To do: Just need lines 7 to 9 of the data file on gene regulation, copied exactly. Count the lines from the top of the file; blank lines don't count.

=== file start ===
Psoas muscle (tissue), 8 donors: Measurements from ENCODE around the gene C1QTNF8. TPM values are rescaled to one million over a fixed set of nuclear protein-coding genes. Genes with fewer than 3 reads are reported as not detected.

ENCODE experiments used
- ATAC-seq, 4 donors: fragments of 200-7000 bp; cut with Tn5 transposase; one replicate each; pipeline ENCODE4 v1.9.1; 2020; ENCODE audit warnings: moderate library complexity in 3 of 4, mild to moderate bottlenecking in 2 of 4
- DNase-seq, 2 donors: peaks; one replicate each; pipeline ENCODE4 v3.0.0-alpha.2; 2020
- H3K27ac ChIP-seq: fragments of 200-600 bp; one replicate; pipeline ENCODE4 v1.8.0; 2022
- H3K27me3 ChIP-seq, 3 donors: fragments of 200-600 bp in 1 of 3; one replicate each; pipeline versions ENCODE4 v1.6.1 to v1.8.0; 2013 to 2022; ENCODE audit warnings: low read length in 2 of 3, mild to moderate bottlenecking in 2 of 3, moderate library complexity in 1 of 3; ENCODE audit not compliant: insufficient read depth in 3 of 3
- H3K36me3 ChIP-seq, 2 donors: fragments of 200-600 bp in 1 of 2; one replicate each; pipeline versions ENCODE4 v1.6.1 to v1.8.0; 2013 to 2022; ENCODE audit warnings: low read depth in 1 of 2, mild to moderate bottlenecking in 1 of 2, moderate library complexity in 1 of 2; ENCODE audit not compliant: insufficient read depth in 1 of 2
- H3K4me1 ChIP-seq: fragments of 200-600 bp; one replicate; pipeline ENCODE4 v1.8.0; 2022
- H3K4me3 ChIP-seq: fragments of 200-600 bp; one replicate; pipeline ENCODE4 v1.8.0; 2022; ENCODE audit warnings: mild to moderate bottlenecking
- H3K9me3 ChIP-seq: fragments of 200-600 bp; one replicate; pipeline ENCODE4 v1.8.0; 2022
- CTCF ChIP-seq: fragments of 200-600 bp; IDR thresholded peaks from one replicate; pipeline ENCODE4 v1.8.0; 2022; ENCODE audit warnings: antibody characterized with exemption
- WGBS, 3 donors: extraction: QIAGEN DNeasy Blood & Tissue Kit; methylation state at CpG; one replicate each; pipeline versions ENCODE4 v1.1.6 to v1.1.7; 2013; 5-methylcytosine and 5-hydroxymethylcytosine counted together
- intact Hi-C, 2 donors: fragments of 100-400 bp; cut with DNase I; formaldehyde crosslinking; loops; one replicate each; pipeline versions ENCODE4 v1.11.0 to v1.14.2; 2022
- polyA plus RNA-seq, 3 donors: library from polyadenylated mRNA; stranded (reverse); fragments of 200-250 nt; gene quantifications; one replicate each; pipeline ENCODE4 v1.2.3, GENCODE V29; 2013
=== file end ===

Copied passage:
- H3K36me3 ChIP-seq, 2 donors: fragments of 200-600 bp in 1 of 2; one replicate each; pipeline versions ENCODE4 v1.6.1 to v1.8.0; 2013 to 2022; ENCODE audit warnings: low read depth in 1 of 2, mild to moderate bottlenecking in 1 of 2, moderate library complexity in 1 of 2; ENCODE audit not compliant: insufficient read depth in 1 of 2
- H3K4me1 ChIP-seq: fragments of 200-600 bp; one replicate; pipeline ENCODE4 v1.8.0; 2022
- H3K4me3 ChIP-seq: fragments of 200-600 bp; one replicate; pipeline ENCODE4 v1.8.0; 2022; ENCODE audit warnings: mild to moderate bottlenecking